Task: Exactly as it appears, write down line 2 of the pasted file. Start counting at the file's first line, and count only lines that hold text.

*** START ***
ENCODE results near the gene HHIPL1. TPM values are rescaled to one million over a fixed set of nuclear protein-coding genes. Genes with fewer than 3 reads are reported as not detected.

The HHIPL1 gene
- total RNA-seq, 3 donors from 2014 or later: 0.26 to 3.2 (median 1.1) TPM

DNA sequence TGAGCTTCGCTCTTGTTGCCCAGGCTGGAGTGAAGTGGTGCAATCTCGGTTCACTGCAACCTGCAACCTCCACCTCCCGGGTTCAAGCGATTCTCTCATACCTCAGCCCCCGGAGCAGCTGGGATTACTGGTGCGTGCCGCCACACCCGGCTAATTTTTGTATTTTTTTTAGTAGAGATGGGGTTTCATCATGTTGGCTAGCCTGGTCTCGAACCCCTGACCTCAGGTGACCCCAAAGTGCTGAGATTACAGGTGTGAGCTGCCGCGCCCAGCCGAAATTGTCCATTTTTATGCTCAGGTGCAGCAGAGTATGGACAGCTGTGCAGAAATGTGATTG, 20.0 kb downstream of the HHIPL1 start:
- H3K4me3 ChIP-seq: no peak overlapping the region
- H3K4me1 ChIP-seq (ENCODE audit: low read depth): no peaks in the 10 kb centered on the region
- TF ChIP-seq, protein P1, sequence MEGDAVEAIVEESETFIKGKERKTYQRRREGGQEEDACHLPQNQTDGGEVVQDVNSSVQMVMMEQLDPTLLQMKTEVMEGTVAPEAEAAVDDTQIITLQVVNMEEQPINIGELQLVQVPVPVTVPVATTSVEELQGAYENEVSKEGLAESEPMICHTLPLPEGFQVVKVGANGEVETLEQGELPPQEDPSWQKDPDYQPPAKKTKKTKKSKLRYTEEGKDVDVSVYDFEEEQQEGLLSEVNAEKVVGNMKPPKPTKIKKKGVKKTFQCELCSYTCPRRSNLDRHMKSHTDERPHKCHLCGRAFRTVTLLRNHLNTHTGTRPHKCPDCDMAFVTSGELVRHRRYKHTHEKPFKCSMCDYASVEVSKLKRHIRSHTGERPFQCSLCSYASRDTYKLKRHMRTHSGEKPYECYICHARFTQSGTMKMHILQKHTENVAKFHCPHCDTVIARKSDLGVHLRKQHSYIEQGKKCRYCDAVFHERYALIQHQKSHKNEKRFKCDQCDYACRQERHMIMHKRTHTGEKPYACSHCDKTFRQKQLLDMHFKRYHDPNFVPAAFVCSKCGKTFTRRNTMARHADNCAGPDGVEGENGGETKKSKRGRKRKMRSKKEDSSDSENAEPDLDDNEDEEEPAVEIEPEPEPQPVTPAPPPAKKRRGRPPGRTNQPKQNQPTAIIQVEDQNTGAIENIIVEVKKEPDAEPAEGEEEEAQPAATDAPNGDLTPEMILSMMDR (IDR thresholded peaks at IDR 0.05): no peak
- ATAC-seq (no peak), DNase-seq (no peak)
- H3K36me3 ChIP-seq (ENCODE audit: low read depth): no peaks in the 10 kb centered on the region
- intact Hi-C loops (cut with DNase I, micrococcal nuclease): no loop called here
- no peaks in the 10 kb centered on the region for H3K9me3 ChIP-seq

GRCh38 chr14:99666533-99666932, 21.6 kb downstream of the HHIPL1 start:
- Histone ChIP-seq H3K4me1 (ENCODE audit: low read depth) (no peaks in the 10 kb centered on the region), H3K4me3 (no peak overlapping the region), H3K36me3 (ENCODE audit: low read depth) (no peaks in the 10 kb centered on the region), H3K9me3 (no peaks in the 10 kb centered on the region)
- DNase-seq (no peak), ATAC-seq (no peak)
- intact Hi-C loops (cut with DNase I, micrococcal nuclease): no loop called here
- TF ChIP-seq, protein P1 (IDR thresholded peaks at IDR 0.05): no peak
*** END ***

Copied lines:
The HHIPL1 gene